Jacqueline Gens is the co-director and
a founder of the MFA Program in Poetry at New England College. For
many years, she worked at the Naropa Institute (now University) in
Boulder, CO, before joining the staff of the late poet, Allen
Ginsberg in NYC. She has worked as a program director for numerous
regional nonprofits, including, the Great River Arts Institute and
the Shang Shung Institute of Tibetan Studies located in Conway, MA.
She was an early member of the Monteverdi Artists' Collaborative
at Packer Corners Farm (AKA Total Loss Farm) in Guilford.
is currently on the board of Write Action and hosts two monthly radio
shows on WVEW Brattleboro Community Radio. She is a regular contributer
to number of Buddhist publications and has lectured widely on the Beats
and Buddhism. Her poetry chapbook, Primo Pensiero, with a foreward
by Anne Waldman, was published by Shivastan Press in the fall
of 2008. Visit her blog Poetrymind at http://www.tsetso.blogspot.com.
For Barbara Benoit
Above the din of Amy’s café
in the backroom overlooking the river
loud words drift over to our table,
Did the Dalai Lama ever have a job
like shining shoes? The old Vermonter
leans towards his wife who’s eating a croissant
as she looks away from him.
I want to reach across the room
and tell him yes about my dream
of the Dalai Lama in a glass airport tower
directing traffic on the runway
of life and death and that his question
isn’t so ridiculous as his wife’s response suggests.
I want to tell him that the monk once held my left hand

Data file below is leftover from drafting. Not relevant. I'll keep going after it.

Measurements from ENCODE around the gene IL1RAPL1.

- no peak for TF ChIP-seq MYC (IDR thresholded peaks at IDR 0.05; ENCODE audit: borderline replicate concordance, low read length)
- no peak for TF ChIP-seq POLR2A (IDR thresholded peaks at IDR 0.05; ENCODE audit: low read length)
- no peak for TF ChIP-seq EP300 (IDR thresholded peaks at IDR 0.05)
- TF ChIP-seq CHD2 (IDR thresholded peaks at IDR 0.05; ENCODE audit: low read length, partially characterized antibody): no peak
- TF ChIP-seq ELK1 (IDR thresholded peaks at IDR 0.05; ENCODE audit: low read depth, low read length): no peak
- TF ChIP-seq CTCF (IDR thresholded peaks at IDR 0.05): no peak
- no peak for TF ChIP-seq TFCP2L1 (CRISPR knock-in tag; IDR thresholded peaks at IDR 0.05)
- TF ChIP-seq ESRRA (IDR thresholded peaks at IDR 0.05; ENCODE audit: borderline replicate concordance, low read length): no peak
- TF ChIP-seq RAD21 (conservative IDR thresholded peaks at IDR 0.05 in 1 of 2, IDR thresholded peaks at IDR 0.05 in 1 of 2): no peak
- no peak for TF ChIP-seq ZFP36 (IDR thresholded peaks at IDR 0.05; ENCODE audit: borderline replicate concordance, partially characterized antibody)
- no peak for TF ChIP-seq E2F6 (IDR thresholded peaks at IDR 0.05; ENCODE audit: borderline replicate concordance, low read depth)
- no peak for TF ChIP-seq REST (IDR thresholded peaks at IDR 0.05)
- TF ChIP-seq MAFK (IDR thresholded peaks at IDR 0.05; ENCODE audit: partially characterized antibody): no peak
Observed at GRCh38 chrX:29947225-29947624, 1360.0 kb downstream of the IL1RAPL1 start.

at a reception while he massaged my palm
looking into my eyes talking of nothing much
as he rearranged my subtle energies, my right hand gripping
the glass of white wine until I jumped
in recognition of what was happening--
So strange, so intimate, so wondrous,
the shocking intensity of his kind gesture in passing,
as loud as the man’s words in the café.
NEARING SUMMER SOLSTICE
At Tires for Less on Route 9
I wait to exchange snow studs
for all season tires past the April deadline--
A young skinhead,
with a spider web on his naked
elbow strips the lugs
which hit the floor as he moves on haunches,
feral menace with a drill bit.
I pace the pavement,
looking down at the Connecticut River.
At the edge of blacktop next to a field of low
lying wildflowers and scrub brush,
broken glass and butts indicate I'm not the first.
Two monarchs catch my attention, then flecks
of orange move among purple cones,
a different butterfly, with fur edges.
This day is long with light and I have time
to wonder how they know to convene
by the hundreds in this dump
oblivious to trucks and cars speeding past,
their movements counterpoint
to my own noisy impatience, calmed a moment,
until spider boy calls me over.